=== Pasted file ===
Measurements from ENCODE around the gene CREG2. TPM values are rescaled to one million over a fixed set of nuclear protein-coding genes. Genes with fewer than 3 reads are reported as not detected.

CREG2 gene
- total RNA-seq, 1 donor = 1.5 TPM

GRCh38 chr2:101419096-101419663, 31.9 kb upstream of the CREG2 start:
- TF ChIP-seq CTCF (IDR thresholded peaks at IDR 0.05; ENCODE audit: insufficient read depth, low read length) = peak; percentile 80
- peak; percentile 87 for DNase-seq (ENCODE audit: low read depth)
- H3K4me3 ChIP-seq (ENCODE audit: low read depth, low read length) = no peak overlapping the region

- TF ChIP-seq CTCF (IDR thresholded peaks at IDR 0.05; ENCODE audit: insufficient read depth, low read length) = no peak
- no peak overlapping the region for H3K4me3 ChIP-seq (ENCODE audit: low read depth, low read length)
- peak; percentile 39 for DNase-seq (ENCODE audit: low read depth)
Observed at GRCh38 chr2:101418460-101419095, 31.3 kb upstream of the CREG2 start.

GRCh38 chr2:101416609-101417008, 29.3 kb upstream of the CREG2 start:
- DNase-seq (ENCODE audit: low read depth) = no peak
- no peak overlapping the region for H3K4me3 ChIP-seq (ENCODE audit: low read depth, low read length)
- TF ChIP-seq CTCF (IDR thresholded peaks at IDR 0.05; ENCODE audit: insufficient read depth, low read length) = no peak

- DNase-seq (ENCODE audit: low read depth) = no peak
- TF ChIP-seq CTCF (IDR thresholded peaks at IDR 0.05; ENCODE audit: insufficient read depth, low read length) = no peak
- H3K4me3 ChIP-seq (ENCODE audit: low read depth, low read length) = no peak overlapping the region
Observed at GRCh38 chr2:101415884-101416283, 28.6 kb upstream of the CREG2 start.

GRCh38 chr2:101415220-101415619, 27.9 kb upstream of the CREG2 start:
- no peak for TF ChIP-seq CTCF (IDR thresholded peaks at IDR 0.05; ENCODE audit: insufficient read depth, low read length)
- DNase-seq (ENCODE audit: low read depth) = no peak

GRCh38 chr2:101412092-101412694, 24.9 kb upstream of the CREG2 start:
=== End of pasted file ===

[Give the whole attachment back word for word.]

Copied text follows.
Measurements from ENCODE around the gene CREG2. TPM values are rescaled to one million over a fixed set of nuclear protein-coding genes. Genes with fewer than 3 reads are reported as not detected.

CREG2 gene
- total RNA-seq, 1 donor = 1.5 TPM

GRCh38 chr2:101419096-101419663, 31.9 kb upstream of the CREG2 start:
- TF ChIP-seq CTCF (IDR thresholded peaks at IDR 0.05; ENCODE audit: insufficient read depth, low read length) = peak; percentile 80
- peak; percentile 87 for DNase-seq (ENCODE audit: low read depth)
- H3K4me3 ChIP-seq (ENCODE audit: low read depth, low read length) = no peak overlapping the region

- TF ChIP-seq CTCF (IDR thresholded peaks at IDR 0.05; ENCODE audit: insufficient read depth, low read length) = no peak
- no peak overlapping the region for H3K4me3 ChIP-seq (ENCODE audit: low read depth, low read length)
- peak; percentile 39 for DNase-seq (ENCODE audit: low read depth)
Observed at GRCh38 chr2:101418460-101419095, 31.3 kb upstream of the CREG2 start.

GRCh38 chr2:101416609-101417008, 29.3 kb upstream of the CREG2 start:
- DNase-seq (ENCODE audit: low read depth) = no peak
- no peak overlapping the region for H3K4me3 ChIP-seq (ENCODE audit: low read depth, low read length)
- TF ChIP-seq CTCF (IDR thresholded peaks at IDR 0.05; ENCODE audit: insufficient read depth, low read length) = no peak

- DNase-seq (ENCODE audit: low read depth) = no peak
- TF ChIP-seq CTCF (IDR thresholded peaks at IDR 0.05; ENCODE audit: insufficient read depth, low read length) = no peak
- H3K4me3 ChIP-seq (ENCODE audit: low read depth, low read length) = no peak overlapping the region
Observed at GRCh38 chr2:101415884-101416283, 28.6 kb upstream of the CREG2 start.

GRCh38 chr2:101415220-101415619, 27.9 kb upstream of the CREG2 start:
- no peak for TF ChIP-seq CTCF (IDR thresholded peaks at IDR 0.05; ENCODE audit: insufficient read depth, low read length)
- DNase-seq (ENCODE audit: low read depth) = no peak

GRCh38 chr2:101412092-101412694, 24.9 kb upstream of the CREG2 start: